How long I lay in that lethargy I do not know; [Pg 304]only I remember dreaming incoherent and distorted dreams, because, after all, a chair is no proper place in which to seek slumber. I thought I was wandering in a wood where satyrs grinned at me and nymphs eluded me, and where I was mightily vexed at my ill fortune. Then suddenly all the trees began to talk at the tops of their voices, and though it did not surprise me in the least that trees could talk, yet it annoyed me that I could not hear what they said, because of their all talking together, and in my indignation I awoke to find that the trees were still talking as it seemed, and that the sound of their voices filled the chamber where I sat uncomfortably enough, staring about me with drowsy eyes. All of a sudden I realized that the noises I heard were the voices of no trees, but the clamor of human voices in the streets outside, and that they swelled to a great roar of menace and alarm and anger.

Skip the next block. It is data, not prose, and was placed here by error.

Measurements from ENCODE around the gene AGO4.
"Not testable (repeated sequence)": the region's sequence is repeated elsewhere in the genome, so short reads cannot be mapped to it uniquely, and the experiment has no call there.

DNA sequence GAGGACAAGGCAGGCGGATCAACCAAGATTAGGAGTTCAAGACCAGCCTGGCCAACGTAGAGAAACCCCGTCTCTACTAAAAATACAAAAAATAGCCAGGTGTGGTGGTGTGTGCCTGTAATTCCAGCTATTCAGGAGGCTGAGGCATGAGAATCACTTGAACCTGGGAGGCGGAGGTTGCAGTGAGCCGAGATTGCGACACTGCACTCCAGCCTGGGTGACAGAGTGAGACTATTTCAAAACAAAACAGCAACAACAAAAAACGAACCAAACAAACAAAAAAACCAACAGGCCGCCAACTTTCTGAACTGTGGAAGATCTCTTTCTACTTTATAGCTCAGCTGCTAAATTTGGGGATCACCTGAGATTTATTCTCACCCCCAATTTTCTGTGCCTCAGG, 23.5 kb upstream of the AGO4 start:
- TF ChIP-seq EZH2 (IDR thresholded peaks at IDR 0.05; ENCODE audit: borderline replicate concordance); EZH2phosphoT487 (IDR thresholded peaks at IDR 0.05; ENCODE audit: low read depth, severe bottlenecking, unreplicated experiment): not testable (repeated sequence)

You may believe that I was up and awake in a twinkling, and that I caught up my sword as a wise citizen does when there is brawling abroad in the streets of Florence, and in less time than I take to tell it I was out of my house and in the open, looking eagerly about me. The street was all full of people running and shouting as they ran, and man caught at man as they ran and asked questions and was answered, and I heard the name of Simone dei Bardi and of the Portinari palace, and that was [Pg 305]enough for me. If I had borne wings on my heels, like Hermes of old, or carried a pair on each shoulder, like Zetes and Calais of pagan memory, I could scarcely have sped swifter than I did along the streets of Florence, threading my way with amazing dexterity through the throng that hurried, like me, in the same direction. In a few wild minutes I found myself in the Place of the Holy Felicity, which was now no other than a camping-ground for two opposing forces under arms. As I began to realize what these opposing forces were, I also realized that the time of the day was long past noon, and that I must have slept my heavy, dream-disturbed sleep for some hours that were eventful hours to many that were familiar to me.